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Sonic the Hedgehog 4: Episode 1 32

October 2010

Project Needlemouse, the long- awaited side-scrolling console re- turn of their blue hero. But was their wait in vain? Has SEGA suc- ceeded in creating a game that makes up for 15 years of failure? Not really. While visually Sonic 4 checks

Adam El Araby Gaming Editor

For 15 years Sonic fans have held out hope, despite many crushingly disappointing 3D outings, that one day SEGA would create an old- school game that would recapture the magic that made Sonic a house- hold name. In 2009 these poor, long-suffer-

ing gamers were give a glimmer of hope with the announcement of

all the right boxes with lavish recreations of familiar locales from the history of the franchise, includ- ing a near identical reproduction of the legendary Green Hill Zone, and other levels inspired by the crum- bling ruins, casinos and chemical plants that appeared in Sonics 1 and 2, this reuse reveals a lack of imagination that ultimately feels lazy and uninspired. The first hint that this game isn’t

fully committed to staying true to the originals is the design of Sonic himself. SEGA have chosen to stick with the taller, slimmer Sonic of modern years in a desire main- tain recent developments in the se- ries, as opposed to completely disregarding the intervening years


as recent Mega Man titles have done, and this duality between the old and new Sonic series proves to be its undoing. Once you take control things

immediately start to go downhill. Sonic’s acceleration is much slower than before and simply get- ting him running feels like wading through a landfill full of unsold copies of Shadow the Hedgehog. Furthermore, the physics of the game have undergone a drastic change.

It’s possible, rather

bizarrely, to make Sonic walk up near-vertical slopes and there’s no sense of momentum. Even when moving at full speed Sonic will stop instantly which leads to too many frustrating deaths. It’s reasonable that Sonic’s han-

dling might change over 15 years but this game just doesn’t play any- where near as logically as the orig- inal game. It’s worth noting that no mater how matter how many dif- ferent consoles Mario has appeared on Nintendo has always taken spe-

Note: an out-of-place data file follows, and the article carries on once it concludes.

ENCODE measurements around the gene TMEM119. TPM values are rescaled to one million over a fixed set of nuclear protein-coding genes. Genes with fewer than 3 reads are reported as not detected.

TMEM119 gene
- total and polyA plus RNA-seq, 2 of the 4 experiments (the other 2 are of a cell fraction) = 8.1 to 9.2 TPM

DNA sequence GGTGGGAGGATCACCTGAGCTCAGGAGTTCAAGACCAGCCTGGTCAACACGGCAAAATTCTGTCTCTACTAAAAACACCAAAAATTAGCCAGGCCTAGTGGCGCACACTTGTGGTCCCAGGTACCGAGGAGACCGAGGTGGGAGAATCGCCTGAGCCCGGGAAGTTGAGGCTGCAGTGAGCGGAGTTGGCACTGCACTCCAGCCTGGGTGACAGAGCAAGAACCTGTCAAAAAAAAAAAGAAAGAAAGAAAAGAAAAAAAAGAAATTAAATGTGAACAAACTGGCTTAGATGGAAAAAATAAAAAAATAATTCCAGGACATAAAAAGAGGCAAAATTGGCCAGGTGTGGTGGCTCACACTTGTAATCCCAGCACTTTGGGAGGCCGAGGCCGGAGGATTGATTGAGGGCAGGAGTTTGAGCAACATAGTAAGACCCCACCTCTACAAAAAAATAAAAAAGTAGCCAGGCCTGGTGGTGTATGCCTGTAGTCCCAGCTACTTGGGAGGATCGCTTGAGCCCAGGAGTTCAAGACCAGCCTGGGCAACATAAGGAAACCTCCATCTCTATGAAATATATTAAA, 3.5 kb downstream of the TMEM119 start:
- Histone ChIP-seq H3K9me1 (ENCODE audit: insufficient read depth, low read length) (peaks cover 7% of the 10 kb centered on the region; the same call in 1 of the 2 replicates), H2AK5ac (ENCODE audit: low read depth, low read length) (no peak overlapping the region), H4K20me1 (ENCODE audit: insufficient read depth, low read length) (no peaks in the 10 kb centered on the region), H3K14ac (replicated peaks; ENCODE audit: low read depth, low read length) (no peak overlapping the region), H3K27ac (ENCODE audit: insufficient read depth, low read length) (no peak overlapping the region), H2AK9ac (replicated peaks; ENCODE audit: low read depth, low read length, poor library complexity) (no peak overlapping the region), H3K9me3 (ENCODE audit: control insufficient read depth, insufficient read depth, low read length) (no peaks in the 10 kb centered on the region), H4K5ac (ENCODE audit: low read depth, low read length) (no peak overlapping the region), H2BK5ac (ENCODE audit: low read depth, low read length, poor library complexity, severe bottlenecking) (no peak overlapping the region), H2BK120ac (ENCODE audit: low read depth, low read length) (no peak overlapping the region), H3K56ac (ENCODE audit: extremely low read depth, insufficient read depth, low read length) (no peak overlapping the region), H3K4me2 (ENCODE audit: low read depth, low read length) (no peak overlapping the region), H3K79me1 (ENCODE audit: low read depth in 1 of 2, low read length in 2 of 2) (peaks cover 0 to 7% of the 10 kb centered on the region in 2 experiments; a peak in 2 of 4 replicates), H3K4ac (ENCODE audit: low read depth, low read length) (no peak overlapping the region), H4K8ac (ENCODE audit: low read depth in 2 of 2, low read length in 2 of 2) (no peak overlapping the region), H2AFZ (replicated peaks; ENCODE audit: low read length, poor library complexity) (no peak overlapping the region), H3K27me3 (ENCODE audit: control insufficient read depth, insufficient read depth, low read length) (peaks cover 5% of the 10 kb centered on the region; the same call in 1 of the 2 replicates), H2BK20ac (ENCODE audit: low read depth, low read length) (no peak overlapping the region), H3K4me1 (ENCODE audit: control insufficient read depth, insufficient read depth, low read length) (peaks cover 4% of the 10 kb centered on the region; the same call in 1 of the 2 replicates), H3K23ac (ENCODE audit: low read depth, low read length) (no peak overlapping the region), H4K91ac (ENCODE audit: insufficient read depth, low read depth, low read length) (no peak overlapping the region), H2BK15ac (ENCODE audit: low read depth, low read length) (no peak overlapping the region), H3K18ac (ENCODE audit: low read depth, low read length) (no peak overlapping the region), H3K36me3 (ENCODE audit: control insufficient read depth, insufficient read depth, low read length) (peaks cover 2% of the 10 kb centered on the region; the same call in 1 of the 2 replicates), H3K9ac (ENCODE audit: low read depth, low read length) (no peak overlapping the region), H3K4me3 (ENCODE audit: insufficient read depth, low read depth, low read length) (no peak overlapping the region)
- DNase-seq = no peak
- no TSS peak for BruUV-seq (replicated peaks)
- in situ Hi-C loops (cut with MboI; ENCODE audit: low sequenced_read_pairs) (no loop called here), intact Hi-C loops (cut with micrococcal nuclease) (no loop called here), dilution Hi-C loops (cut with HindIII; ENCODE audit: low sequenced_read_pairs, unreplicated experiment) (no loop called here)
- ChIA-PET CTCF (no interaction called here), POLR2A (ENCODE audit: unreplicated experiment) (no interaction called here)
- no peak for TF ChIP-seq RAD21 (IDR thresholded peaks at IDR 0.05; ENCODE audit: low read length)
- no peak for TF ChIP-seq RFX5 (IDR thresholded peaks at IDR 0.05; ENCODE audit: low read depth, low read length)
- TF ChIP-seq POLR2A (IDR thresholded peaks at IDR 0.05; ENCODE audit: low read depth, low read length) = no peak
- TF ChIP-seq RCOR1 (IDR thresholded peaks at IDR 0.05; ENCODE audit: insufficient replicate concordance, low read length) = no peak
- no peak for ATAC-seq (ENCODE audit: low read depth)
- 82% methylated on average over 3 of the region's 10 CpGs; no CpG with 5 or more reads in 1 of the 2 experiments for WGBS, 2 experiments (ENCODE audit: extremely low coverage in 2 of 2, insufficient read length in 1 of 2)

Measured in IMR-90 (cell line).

cial care to make sure that sense of inertia that was so integral in Super Mario Bros. is still maintained. SEGA seems to lack the ability or the desire to treat their mascot as carefully. The one new gameplay me-

chanic implemented here is an- other holdover from the 3D era, a homing attack. This move is acti- vated by jumping whenever Sonic locks on to something in the envi- ronment like a spring or one of Eggman’s robot army. This move made sense in the 3D environ- ments of the Sonic Adventure se- ries but here it feels unnecessary and serves only to reduce the amount of care and accuracy re- quired in jumps and attacks. Some of the levels add some extra com- plexity to the formula, such as the Lost Labyrinth Zone, which in- volves lighting torches to explore dark caverns. It’s a fun aside even if it does stray rather far from the usual Sonic formula. Special stages see you control-

ling the world around Sonic as he free-falls from the top of the screen. Fans of the early Sonic

Viva New Vegas

Damien O’Rourke is excited about the next install- ment in the Fallout franchise.

Fallout 3 has claimed many acco- lades. Game of the year according to IGN and Golden Joystick, near perfect reviews and ratings across the board and, on a personal note, approximately 10 days of my life when all my play time is added up. Fallout 3 was the game I got free

when I first purchased my Xbox in late 2008. I had never heard of the Fallout series before but it quickly became like crack to me. I recall days where I would get up and play all day, breaking for meals and bathroom trips. This was fine given that I had little responsibility and a job where I only needed to be awake in my apartment on call from 4am to 9.30pm on weekends. Now a new Fallout game is